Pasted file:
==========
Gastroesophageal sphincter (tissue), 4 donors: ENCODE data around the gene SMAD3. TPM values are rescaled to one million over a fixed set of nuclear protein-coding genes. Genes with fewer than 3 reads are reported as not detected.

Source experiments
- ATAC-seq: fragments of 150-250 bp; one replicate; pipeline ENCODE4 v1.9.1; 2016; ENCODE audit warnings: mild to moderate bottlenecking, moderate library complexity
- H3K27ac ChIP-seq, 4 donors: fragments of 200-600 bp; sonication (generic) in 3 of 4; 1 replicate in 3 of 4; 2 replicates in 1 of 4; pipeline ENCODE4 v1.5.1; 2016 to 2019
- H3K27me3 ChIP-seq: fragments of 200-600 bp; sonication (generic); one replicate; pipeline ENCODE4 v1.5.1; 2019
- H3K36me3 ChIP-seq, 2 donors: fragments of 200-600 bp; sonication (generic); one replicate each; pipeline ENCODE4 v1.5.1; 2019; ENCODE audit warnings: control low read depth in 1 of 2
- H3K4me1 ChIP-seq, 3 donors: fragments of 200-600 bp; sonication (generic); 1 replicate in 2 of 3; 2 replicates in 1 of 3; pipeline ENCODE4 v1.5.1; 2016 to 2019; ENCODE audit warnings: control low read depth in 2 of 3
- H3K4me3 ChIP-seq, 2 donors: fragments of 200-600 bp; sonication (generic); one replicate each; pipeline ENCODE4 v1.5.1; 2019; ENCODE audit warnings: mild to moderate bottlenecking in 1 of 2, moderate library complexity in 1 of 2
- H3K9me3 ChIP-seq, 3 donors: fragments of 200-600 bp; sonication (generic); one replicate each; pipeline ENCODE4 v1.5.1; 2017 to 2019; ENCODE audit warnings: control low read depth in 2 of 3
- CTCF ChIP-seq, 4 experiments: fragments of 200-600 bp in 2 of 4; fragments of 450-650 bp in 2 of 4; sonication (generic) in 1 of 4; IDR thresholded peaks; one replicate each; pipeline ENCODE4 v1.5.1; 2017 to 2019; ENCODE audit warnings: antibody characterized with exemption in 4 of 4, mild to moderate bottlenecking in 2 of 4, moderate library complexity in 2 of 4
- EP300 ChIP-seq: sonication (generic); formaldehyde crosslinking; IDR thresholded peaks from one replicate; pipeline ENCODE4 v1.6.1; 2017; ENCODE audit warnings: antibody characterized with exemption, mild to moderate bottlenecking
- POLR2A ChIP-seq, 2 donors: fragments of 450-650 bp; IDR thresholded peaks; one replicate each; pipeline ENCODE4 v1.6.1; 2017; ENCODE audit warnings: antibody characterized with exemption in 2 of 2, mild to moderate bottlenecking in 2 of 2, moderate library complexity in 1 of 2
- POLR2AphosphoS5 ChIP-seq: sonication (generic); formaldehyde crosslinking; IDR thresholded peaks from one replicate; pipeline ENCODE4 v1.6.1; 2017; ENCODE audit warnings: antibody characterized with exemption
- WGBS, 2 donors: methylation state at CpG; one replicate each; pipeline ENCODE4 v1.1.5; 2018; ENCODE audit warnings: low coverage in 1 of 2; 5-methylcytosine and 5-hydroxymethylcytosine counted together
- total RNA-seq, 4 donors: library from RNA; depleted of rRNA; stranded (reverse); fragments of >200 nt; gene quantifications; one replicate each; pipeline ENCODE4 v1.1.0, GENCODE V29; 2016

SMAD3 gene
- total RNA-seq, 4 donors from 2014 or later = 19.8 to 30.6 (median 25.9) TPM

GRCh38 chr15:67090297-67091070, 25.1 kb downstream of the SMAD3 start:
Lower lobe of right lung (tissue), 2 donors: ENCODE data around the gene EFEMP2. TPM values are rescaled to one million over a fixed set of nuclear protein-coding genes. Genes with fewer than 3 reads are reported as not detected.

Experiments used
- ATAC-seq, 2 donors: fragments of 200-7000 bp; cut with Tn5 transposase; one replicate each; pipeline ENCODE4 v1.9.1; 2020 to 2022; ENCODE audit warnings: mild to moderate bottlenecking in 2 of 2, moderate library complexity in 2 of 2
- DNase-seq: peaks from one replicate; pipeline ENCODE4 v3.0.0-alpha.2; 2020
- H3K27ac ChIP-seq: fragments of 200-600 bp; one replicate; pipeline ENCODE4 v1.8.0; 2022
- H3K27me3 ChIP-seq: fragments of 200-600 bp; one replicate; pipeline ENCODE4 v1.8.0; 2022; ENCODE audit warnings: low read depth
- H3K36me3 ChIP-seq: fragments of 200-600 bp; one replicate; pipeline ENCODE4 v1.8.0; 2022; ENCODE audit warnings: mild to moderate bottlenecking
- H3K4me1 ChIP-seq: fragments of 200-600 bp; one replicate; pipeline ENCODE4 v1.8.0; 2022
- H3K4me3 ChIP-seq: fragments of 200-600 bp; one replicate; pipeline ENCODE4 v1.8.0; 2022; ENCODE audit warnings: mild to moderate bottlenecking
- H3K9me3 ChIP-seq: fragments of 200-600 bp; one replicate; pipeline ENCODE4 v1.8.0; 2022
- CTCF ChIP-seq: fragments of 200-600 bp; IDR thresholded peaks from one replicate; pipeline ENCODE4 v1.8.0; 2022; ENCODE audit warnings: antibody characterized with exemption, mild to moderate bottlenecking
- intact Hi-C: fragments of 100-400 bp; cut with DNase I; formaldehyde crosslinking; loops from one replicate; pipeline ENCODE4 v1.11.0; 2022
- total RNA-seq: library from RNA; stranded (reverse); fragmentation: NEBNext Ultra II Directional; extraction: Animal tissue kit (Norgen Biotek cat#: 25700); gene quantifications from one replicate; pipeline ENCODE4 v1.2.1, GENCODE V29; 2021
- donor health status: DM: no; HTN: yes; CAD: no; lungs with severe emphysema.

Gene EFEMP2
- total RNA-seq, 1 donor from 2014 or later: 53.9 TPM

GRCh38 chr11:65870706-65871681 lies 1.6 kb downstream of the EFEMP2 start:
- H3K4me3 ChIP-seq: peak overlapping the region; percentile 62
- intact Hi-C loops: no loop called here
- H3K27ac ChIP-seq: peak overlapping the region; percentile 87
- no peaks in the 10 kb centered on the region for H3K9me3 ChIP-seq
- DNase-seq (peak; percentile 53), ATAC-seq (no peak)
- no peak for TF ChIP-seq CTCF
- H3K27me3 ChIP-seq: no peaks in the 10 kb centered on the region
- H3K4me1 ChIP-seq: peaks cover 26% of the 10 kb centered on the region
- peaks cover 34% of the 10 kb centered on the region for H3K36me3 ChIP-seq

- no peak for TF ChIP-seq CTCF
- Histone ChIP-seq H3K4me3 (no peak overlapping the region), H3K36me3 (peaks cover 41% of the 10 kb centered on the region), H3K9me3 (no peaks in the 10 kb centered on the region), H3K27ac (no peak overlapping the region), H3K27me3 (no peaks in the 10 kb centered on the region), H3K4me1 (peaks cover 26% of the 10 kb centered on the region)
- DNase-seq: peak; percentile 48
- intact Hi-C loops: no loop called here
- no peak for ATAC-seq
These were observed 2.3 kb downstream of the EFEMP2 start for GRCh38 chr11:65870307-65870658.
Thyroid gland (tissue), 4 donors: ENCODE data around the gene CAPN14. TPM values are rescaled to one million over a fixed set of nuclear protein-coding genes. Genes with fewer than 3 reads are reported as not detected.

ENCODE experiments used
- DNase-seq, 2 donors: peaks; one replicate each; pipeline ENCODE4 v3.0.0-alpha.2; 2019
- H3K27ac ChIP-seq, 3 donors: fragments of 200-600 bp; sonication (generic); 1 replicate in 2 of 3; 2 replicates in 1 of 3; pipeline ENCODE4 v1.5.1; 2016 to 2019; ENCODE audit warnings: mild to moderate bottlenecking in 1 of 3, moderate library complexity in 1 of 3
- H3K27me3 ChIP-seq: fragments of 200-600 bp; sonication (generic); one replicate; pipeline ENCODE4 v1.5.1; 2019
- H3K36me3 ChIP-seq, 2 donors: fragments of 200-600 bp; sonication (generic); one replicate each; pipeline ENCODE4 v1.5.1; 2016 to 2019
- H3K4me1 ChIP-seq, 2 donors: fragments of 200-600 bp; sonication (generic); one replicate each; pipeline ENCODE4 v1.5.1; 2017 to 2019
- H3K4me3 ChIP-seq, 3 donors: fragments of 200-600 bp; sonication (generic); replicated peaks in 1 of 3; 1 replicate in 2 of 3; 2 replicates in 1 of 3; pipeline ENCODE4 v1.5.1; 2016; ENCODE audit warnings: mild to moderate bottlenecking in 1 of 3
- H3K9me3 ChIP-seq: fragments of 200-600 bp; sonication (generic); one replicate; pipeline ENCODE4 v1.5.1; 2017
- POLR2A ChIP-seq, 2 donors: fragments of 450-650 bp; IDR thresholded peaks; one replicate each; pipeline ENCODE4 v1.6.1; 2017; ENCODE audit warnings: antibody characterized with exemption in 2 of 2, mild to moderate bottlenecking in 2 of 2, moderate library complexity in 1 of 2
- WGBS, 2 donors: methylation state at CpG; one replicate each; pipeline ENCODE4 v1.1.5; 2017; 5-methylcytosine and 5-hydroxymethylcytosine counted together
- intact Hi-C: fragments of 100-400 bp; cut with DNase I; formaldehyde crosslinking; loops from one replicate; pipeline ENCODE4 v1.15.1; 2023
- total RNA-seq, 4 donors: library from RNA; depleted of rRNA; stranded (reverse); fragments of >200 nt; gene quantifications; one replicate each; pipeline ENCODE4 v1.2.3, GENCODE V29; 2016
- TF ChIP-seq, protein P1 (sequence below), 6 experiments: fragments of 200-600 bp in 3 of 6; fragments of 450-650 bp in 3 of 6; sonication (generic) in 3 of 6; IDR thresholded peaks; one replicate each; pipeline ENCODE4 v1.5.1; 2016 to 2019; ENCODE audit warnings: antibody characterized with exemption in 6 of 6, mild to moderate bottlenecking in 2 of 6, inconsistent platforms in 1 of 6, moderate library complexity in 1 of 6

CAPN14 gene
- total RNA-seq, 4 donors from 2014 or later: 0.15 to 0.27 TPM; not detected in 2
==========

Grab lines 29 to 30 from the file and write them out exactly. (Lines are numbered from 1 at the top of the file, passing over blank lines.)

- CTCF ChIP-seq: fragments of 200-600 bp; IDR thresholded peaks from one replicate; pipeline ENCODE4 v1.8.0; 2022; ENCODE audit warnings: antibody characterized with exemption, mild to moderate bottlenecking
- intact Hi-C: fragments of 100-400 bp; cut with DNase I; formaldehyde crosslinking; loops from one replicate; pipeline ENCODE4 v1.11.0; 2022